Jonty took the file. “Inquests, plural?”
“Yes. She attended both Edward’s and Dr. Robertson’s. The brother was at both of them too. You’ll find his name there amongst the papers.”
“Thank you.” Maybe there would be some other people mentioned there who’d be worth talking to.
A sudden squall driving across the court and the first splashes of rain against the window made everyone look up.
“It looks like Professor Coppersmith’s game will be interrupted, unless this is very localised.” Ariadne got up to close the window where the odd drop was getting in. “He’ll be disappointed.”
“I doubt it.” Jonty grinned. “He was ever so slightly coerced into playing. But any disappointment will soon be overcome when I tell him about this case.”
“You’ll be doing us a great favour by taking it on.” Blackett gave a gracious inclination of his head.
Jonty made an equally gracious gesture with his hand. “Not half as much of a favour as you’re doing us in asking.” Soaking at the cricket match notwithstanding, Orlando was going to be thrilled.
Orlando sat in his study, wading through a pile of notes for a lecture he was putting together and wondering why the sun had the nerve to be shining now. It was too late in the day to play cricket, or to dry out a pitch waterlogged in places after the deluge of the afternoon. At least he’d been fielding on the boundary when the heavens opened, so hadn’t got too wet, and although the match had been cancelled, the excellent refreshments hadn’t. Mrs. Ward had prepared a cold collation for tea—as both her gentlemen would have lined their stomachs with cakes galore—so they could dine whenever they wanted.
Which was as well, given that Jonty still wasn’t home after his afternoon tea with Ariadne Sheridan, though that was to have been followed by a little college business with the chaplain, who wanted some ideas for a variation on the harvest service. Orlando wondered if either sherry or a pint of beer would be essential to the planning process, and whether—in that case—Jonty would be able to make his bicycle advance in a straight line all the way back home.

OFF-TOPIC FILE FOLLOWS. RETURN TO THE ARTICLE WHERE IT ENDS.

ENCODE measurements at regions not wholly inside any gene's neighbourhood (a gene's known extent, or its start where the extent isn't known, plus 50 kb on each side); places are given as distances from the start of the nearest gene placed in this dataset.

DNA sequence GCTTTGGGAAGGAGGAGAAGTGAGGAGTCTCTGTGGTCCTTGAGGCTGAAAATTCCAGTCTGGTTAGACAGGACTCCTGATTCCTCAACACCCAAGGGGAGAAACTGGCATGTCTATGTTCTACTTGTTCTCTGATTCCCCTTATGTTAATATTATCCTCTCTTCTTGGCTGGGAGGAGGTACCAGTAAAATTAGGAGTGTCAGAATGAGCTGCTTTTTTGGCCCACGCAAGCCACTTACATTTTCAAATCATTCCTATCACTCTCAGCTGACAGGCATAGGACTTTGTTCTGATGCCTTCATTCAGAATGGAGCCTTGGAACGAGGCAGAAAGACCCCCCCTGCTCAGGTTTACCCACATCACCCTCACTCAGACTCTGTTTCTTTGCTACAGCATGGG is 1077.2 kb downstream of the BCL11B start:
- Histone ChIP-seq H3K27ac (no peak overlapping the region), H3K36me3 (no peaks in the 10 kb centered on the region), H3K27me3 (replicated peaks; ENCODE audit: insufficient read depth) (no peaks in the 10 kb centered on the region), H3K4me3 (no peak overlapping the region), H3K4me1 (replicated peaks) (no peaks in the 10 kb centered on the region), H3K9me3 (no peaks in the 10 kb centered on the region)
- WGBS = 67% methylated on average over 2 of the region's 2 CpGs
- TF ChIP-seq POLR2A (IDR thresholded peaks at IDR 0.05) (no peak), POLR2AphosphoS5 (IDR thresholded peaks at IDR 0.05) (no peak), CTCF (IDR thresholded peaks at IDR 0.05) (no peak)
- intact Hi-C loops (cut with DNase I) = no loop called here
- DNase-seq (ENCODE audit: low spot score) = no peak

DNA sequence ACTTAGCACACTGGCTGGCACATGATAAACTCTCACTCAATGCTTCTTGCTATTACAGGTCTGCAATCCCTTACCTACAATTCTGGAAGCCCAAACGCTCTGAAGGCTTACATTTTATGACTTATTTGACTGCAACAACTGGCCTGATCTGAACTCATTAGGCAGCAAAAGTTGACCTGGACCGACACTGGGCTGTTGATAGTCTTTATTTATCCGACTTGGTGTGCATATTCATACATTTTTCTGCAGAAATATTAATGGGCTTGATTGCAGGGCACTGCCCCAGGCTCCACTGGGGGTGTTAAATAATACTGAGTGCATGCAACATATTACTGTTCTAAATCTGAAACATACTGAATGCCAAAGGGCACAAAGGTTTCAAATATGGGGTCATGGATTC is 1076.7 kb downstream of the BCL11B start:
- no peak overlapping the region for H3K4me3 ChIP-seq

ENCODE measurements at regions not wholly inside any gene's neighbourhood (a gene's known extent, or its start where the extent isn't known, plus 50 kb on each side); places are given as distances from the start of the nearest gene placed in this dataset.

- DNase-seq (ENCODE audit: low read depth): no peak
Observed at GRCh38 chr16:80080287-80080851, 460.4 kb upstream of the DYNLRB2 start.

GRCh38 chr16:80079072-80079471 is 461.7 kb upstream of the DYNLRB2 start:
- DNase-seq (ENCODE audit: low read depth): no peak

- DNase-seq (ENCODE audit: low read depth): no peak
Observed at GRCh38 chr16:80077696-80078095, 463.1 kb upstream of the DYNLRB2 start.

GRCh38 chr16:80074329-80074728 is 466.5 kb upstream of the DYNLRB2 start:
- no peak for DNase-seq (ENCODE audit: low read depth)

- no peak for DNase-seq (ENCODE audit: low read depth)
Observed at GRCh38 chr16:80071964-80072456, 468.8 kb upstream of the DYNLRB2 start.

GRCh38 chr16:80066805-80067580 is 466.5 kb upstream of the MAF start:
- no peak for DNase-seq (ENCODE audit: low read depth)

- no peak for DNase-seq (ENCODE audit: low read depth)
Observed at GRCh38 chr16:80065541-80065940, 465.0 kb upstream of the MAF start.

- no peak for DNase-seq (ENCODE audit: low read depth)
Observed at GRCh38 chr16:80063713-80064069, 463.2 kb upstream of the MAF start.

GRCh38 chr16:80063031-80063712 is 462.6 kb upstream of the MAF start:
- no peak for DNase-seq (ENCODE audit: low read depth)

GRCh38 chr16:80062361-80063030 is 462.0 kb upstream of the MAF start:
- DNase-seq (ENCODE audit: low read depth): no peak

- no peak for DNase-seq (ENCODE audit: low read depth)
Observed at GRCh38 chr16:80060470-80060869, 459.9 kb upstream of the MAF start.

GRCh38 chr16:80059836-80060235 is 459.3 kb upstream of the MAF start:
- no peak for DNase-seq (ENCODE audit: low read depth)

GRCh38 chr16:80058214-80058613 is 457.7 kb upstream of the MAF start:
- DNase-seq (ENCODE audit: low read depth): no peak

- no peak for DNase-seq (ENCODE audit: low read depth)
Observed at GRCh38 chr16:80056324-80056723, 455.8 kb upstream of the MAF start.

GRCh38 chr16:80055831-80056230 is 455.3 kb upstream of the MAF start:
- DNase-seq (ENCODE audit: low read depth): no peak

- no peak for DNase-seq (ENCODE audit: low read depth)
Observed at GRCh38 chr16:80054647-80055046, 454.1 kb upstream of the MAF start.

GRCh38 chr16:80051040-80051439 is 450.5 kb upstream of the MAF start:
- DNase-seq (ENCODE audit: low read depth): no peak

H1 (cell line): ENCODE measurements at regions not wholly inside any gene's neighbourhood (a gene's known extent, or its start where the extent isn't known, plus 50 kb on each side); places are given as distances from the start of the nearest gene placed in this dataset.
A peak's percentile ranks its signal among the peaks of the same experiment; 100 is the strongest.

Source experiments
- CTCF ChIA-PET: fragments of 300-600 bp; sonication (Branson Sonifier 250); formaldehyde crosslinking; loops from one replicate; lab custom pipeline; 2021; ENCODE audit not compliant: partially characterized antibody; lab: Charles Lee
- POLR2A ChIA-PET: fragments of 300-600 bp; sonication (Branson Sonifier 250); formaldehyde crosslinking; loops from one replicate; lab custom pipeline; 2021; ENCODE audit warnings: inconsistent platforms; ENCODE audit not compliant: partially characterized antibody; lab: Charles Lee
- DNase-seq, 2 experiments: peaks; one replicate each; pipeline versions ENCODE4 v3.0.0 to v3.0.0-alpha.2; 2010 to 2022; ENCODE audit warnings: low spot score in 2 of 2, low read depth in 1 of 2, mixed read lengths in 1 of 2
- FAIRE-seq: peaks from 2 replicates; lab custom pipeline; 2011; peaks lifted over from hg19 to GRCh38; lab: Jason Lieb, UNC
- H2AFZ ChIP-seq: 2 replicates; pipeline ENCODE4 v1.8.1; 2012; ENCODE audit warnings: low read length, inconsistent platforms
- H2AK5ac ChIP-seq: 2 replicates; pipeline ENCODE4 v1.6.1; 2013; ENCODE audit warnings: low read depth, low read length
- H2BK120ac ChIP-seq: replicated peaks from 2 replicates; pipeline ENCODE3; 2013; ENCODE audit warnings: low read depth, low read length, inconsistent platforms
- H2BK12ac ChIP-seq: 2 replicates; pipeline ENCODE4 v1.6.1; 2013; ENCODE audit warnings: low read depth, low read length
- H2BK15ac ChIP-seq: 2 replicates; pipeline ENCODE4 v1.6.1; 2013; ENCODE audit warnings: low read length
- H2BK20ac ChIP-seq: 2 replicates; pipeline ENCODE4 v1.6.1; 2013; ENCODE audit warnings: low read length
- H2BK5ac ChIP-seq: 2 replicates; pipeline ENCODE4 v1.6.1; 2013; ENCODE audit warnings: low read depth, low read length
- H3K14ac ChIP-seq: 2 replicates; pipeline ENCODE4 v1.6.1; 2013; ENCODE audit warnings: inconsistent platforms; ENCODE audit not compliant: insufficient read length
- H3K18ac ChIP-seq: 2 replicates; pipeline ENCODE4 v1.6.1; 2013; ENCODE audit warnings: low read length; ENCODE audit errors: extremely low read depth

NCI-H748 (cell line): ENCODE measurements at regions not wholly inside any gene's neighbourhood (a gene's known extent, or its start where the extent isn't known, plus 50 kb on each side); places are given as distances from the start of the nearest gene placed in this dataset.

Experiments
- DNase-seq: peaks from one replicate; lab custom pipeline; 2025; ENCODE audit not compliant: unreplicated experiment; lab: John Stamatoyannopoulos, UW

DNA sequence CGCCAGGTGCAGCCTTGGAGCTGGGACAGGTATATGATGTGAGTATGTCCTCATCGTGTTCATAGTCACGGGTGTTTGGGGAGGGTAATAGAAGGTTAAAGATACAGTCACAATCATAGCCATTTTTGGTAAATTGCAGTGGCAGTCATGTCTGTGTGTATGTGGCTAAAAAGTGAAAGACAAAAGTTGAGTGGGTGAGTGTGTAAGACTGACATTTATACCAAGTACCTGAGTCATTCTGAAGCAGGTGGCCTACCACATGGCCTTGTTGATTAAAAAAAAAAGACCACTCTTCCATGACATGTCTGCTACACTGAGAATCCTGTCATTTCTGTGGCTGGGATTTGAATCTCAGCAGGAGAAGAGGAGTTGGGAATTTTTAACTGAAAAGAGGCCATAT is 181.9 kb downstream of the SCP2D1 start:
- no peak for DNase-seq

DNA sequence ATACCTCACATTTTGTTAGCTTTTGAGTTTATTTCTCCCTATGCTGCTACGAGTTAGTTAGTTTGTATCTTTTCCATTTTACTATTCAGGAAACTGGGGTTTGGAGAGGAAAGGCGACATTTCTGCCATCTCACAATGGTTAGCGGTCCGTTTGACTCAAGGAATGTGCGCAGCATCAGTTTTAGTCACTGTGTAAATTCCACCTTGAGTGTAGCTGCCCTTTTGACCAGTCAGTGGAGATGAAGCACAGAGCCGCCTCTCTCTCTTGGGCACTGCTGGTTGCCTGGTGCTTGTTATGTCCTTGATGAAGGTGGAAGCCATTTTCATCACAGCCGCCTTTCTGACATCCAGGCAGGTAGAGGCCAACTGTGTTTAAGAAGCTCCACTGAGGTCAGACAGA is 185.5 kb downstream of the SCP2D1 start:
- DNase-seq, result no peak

A screech of brakes outside Orlando’s study window, accompanied by cheerful whistling, suggested that Jonty had returned, and was in a pretty chipper mood with it.
Soon his smiling face appeared round the door. “I’ve brought you a lovely present, but you have to guess what it is.”
“I’m too old for games.” Orlando looked up slowly, trying to make sure his expression didn’t belie his words. The papers neatly piled on his desk caught his eye; he’d been hard at work for too long and needed a rest. He started tidying them out of sight.
“Nobody is too old for games. Come on.” Jonty came round the desk, grabbed Orlando’s arm, and yanked him out of the chair. “You have three guesses.”
“A new set of mathematical tables?” Orlando’s slightly dog-eared copy—too well used and too well loved—also lay on the desk, looking forlorn.
“No, although it seems like that should be your anniversary present. Try again.”
“Another story by Bret Harte?” Orlando sighed, wistfully. “The Stolen Cigar Case” had been one of the best Christmas presents Orlando had ever received.
Jonty shook his head. “Alas, no.”
“Then I give up.”
“You can’t, until you’ve used up all your guesses. I’ll give you a clue. Something which would make you deliriously happy. Happier even than—” Jonty glanced over his shoulder, probably to check he’d closed the door behind him “—than a romp in bed with me.”
“A case? A case!” Orlando rubbed his hands together. “I was beginning to think we’d never get another.”
“Well, you’re wrong on that score. Dr. Sheridan has a cousin, who has a wife, who had a brother who might or might not have been murdered.”
“I think you need to explain that to me all over again, only much more slowly and with more detail. And preferably accompanied by a glass of sherry. I’ll move the chairs into best position for sharing notes.”
“You and chairs.” Jonty grinned and went off to fetch the decanter.
Orlando smiled fondly, his own words of 1905 ringing in his ears. “The particular chair a man inhabits after high table is regarded as sacrosanct.” What a miracle that Jonty had seen behind the pomposity.
Sherry, notepads, pens accumulated, chairs drawn into position either side of a fire that was needed on an unseasonably nippy evening, Jonty began his account. As usual, he presented the conversation apparently verbatim—rather than in a logical order as Orlando would have done. As it was, he tried to note them down a little more carefully than they’d been presented to him.